That summer & during the first of my two years at a sixth-form-college in Wrexham – [a town in decay, with confirmation of either the ‘no-future’ nihilsm enacted by Mssrs. Rotten & Vicious around every corner, or of the logic behind ‘The Clash’s’ calls-to-arms] – my middle-class-teenager’s response to the increasing number of ‘quo-vadis’ questions confronting me was to ‘run for the hills’ … to ‘Pen Y Graig’ – ‘The House on the Rock’- high up on the hillside, looking down the Vale of Llangollen towards the mystical ruins of ‘Dinas Bran’ under which King Arthur & his knights lay sleeping. The cottage was the home of my former art teacher -now simply ‘Gordon’ – who epitomized the‘70s reinterpretation of Timothy Leary’s ‘60s exortation by ‘turning on & tuning in’ to ‘Mother Nature’ as opposed to LSD, & ‘dropping out’ of the unsustainable lifestyle that the self-indulgent seventies had created. Gordon was putting theory into practice, while accepting the inevitable compromises dignity & integrity intact. After hitch-hiking to the foot of the hill & crossing the Pontcysyllte aqueduct – which had enabled the narrow boats to cross the valley & follow the canal to the Mersey – each step up the narrow, winding lane was – in retrospect – a step away from the world my great-grandparents & grandparents had created & in which my parents had brought me up, & thus also a step away from the life ahead which my childhood seemed to have had in store for me … The ‘certainties’ that had been the basis of my programming had already began to crumble two years earlier, when I joined both ‘The Campaign for Nuclear Disarmament’ & ‘Friends of the Earth’ – unable to comprehend why neither my family members nor friends had even bothered to watch just one of the twenty-six episodes of ‘The World at War’- a six-month documentary series which blew away all the childhood stories of war-time heroism, confronted me with the inhumane brutality of the holocaust &, with the images from Hiroshima & Nagasaki, prompted me to set off on my first demonstration against the madness of the ‘industrial-military nuclear complex’ … Looking back, it feels like I actually left home at the end of that summer of ‘78, a year earlier than my physical departure in the autumn of ’79 … My university applications to study English Literature & Philosophy were the first steps on that path. Top of my list was Sussex University in Brighton, chosen on the recommendation of my ‘lower-sixth’ English teacher, Mr. Richards, who had given me the feeling that I was almost as cool as I was trying to be: unable to really get excited by post-punk, I had ‘got into’ jazz – John Coltrane, Miles Davis, Ornette Coleman – &, with the two friends who had gone with me to Pen Y Graig, started going to jazz concerts in an upstairs bar at ‘Chester Arts Centre’. Among an audience of about 30 one night, impressed by our attendance, was ‘Mr. R.’ || The rest of my first story is easy to predict. At ‘Sussex’ I became a vegetarian. I learned how to think. I hated Thatcher. I came to Germany ‘for one year’ in 1982. I learned German. I taught English. In ‘89 I got a job at a vocational college in Regensburg. I have been at the ‘RFS’ for 32 years. I continue to be blessed by the presence of wonderful colleagues & students, it feels like home. Regensburg, too. My partner & I have lived here for 40 years. We have a house on the hill. Our daughter & our son live life consciously. Like Gordon.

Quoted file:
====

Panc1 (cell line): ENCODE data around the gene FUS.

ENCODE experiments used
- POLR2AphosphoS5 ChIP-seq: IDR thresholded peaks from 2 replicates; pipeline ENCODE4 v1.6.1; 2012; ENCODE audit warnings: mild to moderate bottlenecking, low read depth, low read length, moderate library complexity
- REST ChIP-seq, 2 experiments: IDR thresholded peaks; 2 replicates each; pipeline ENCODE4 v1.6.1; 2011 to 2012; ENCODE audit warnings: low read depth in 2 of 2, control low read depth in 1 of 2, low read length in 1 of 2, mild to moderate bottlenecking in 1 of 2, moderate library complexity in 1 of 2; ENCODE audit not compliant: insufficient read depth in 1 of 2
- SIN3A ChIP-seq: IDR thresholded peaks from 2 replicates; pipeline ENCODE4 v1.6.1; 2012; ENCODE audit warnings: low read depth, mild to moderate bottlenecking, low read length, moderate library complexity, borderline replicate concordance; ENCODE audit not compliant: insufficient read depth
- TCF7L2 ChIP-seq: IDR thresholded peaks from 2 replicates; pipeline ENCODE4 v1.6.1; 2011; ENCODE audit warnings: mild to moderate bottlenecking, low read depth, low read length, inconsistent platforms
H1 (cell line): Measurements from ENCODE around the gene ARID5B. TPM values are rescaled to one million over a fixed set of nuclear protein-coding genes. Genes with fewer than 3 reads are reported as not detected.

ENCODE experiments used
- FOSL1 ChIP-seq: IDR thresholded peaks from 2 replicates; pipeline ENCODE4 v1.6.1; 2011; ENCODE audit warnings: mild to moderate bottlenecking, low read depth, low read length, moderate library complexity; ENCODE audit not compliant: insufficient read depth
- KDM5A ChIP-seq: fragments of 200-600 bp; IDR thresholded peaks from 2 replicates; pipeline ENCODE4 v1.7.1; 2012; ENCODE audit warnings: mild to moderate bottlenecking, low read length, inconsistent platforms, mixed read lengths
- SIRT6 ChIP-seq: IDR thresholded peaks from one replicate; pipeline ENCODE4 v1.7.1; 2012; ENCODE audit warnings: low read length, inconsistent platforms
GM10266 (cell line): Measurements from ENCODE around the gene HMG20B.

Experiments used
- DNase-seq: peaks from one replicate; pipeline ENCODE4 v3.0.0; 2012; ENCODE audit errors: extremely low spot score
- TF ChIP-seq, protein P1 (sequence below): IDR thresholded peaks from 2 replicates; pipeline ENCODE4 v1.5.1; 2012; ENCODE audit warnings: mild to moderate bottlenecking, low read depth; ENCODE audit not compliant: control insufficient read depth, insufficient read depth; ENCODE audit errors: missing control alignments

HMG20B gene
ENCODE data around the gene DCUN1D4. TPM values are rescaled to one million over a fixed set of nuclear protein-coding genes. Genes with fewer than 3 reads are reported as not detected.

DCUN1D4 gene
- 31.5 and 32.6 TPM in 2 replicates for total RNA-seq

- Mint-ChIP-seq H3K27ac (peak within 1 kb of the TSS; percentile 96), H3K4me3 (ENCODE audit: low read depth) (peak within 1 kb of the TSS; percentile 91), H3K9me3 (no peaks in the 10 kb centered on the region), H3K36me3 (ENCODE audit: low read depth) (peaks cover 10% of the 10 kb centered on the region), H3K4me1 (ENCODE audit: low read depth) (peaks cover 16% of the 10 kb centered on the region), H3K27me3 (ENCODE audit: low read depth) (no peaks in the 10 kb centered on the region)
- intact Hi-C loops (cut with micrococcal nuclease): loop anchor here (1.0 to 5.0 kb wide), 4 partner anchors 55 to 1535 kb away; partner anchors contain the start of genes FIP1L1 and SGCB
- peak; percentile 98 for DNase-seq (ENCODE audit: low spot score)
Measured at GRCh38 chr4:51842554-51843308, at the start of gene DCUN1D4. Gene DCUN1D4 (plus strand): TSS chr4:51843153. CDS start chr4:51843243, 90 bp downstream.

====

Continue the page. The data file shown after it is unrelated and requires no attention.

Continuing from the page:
Applying to study at ‘The School of English-American Studies’ at ‘Sussex University’ in late ’78 meant I’d at least begun to see what road I was turning away from, & why … Having arrived in Brighton – lucky to have been accepted after failing my maths A-level – I needed more than a year to find my feet & walk down the road I’d chosen, but – thanks to three structuralist lecturers – Alan Sinfield, Frank Gloversmith & Allon White – I began to learn how to think, how to see through the layered complexities of different forms of cultural expression or human endeavor; but also to see that beyond all the layers & discrepancies of the identifiable discourses, beyond the specific peculiarities of social programming & the genetically-determined inevitabilities at play in its production, the art I analyzed nonetheless offered access to a level of human perception, in theological terminology called the ‘soul,’ where beauty, grace, dignity & mercy dwell, & that – Shakespeare or Schopenhauer, take your pick – ‘the food of love’ / ‘the food of soul – is music –